Decisions on use of scarce resources such as diagnostic tests, ICU beds, positive-pressure ventilators, or even the handling of corpses, have brought to the fore conflicts common to clinical practice, but under these pandemic conditions they multiply exponentially in both quantity and drama. Each country, region, or city has particular characteristics: not only the material conditions and resources available, but also the cultural underpinnings of their respective populations. There can be no general recipes to guide humanistic behavior in these cases; each place must establish its own protocols for action based on the underlying ethical principles of justice and equity. This is the best antidote to improvisation and shock.
Another revived debate has been the ethical conflict between the duty of health professionals to care for patients at the risk of their own safety and the utilitarian rationale of self-preservation when faced with overwhelmed organizational capacities for addressing the catastrophe. In practice, it seems that altruism has predominated, and this is confirmed by the daily applause in many countries by people grateful not only for the health professionals, but for all those who are putting their health at risk for the common good, under very difficult conditions.
So far, there is no cure or specific protection against SARS-CoV-2, the causal agent of COVID-19. Until we have these, the only effective measures are those of prevention and epidemiological control. Obtaining a vaccine and effective treatment require research protocols now being developed by several prestigious institutions, including WHO, which has convened an international collaborative project. Regardless of the worldwide interest in obtaining results in the shortest time possible, this does not preclude taking all steps necessary to ensure safety and efficacy, whether the product is a vaccine candidate, a medication or a treatment scheme. The immoral attempt to buy exclusivity of one of the vaccine projects is unacceptable, as is the proposal to conduct clinical trials in Africa, given the lack of protections for its populations and the weakness of regulations concerning norms of good, ethical clinical research practice.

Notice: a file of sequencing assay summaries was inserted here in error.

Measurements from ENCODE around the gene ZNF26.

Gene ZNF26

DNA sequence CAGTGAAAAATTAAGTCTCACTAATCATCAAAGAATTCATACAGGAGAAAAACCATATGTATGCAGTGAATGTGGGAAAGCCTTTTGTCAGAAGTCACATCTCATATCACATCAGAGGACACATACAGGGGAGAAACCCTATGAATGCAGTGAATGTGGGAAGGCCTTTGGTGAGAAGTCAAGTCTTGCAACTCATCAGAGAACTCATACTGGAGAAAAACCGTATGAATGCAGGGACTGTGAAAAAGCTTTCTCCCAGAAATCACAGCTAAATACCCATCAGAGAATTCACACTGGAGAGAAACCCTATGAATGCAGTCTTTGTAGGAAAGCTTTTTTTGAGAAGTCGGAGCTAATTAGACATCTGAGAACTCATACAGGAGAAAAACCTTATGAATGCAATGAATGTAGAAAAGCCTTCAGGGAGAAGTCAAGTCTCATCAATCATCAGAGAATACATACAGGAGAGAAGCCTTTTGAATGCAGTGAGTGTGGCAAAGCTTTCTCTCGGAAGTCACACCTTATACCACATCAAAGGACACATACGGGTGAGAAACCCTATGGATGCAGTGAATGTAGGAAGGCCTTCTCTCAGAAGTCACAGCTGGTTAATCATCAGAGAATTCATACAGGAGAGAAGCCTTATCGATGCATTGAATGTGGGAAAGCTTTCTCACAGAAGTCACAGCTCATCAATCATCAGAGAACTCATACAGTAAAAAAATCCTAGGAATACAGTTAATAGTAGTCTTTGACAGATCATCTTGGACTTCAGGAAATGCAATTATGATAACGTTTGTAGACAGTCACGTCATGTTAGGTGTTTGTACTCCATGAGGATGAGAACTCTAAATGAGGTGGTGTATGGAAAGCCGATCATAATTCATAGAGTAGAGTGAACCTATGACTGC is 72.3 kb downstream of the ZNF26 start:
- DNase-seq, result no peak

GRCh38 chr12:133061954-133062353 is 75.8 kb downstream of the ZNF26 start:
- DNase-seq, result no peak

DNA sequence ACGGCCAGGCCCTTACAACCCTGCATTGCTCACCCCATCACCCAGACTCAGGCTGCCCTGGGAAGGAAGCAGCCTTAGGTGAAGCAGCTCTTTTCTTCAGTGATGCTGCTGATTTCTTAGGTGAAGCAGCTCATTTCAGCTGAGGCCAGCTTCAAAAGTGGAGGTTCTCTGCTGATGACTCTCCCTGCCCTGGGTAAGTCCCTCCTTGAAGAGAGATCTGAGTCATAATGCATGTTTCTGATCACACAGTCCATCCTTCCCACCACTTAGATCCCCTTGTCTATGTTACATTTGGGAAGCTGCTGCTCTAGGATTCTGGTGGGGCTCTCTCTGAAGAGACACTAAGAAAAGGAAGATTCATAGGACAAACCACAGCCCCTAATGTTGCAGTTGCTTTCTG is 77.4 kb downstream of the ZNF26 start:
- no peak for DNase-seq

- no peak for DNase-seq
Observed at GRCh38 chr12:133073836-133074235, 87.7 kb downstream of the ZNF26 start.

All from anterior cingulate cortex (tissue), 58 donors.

COVID-19 has brought with it new ways of socially relating in conditions of isolation: novel artistic and communication expressions, different forms of working, remote teaching activities at all levels of education, solidarity business practices, e-government, and community health actions such as proactive screening in primary care services, among others.
Political leaders, scientists, intellectuals, artists and social commentators insist that the world will not be the same after this pandemic. But few dare to predict just how the world will be different. Voices already call for a broad international exchange to clarify what thinking will emerge to guide us after COVID-19.
In his article How the Pandemic Will End, published in The Atlantic in March,[55 Yong E. How the Pandemic Will End. The Atlantic [Internet]. Boston: The Atlantic; 2020 Mar 25. Available at: https://www.theatlantic.com/health/archive/2020/03/how-will-coronavirus-end/608719/
https://www.theatlantic.com/health/archi... ] Ed Yong suggests that changes will be so profound, so radical, that children born during and shortly after this fateful year will be called “Generation C”, because they will have to deal with the negative and positive aftermaths of the bitter global experience that was COVID-19.
Are we witnessing the swan song of neoliberalism and the transition to a more responsible and supportive world, or are we staring at a dystopian future of unrelenting plunder?
- 1Alconada Mon H. Frank Snowden: “Las epidemias son como para mirarse al espejo de la humanidad y puedo decir que no todo es bello”. La Nación [Internet]. Buenos Aires: La Nación; 2020 Mar 29. Available at: https://www.lanacion.com.ar/el-mundo/frank-snowden-las-epidemias-son-como-mirarse-al-espejo-de-la-humanidad-y-puedo-decir-que-no-todo-es-bello-nid2348455 Spanish.
- 2The Global Health Security Index. Welcome to the 2019 Global Health Security Index [Internet]. Baltimore: GHS Index, John Hopkins University; 2019. Available at: https://www.ghsindex.org/
- 3Institute for Health Metrics and Evaluation (IHME) [Internet]. Washington: Institute for Health Metrics and Evaluation (IHME); c2019. COVID-19 resources. Available at: http://www.healthdata.org/covid
- 4UNESCO [Internet]. Paris: UNESCO; c2020. Reseña. UNESCO’s Universal Declaration on Bioethics and Human Rights; 2006. 12 p. Available at: https://unesdoc.unesco.org/ark:/48223/pf0000146180
- 5Yong E. How the Pandemic Will End. The Atlantic [Internet]. Boston: The Atlantic; 2020 Mar 25. Available at: https://www.theatlantic.com/health/archive/2020/03/how-will-coronavirus-end/608719/
- Publication in this collection
06 June 2022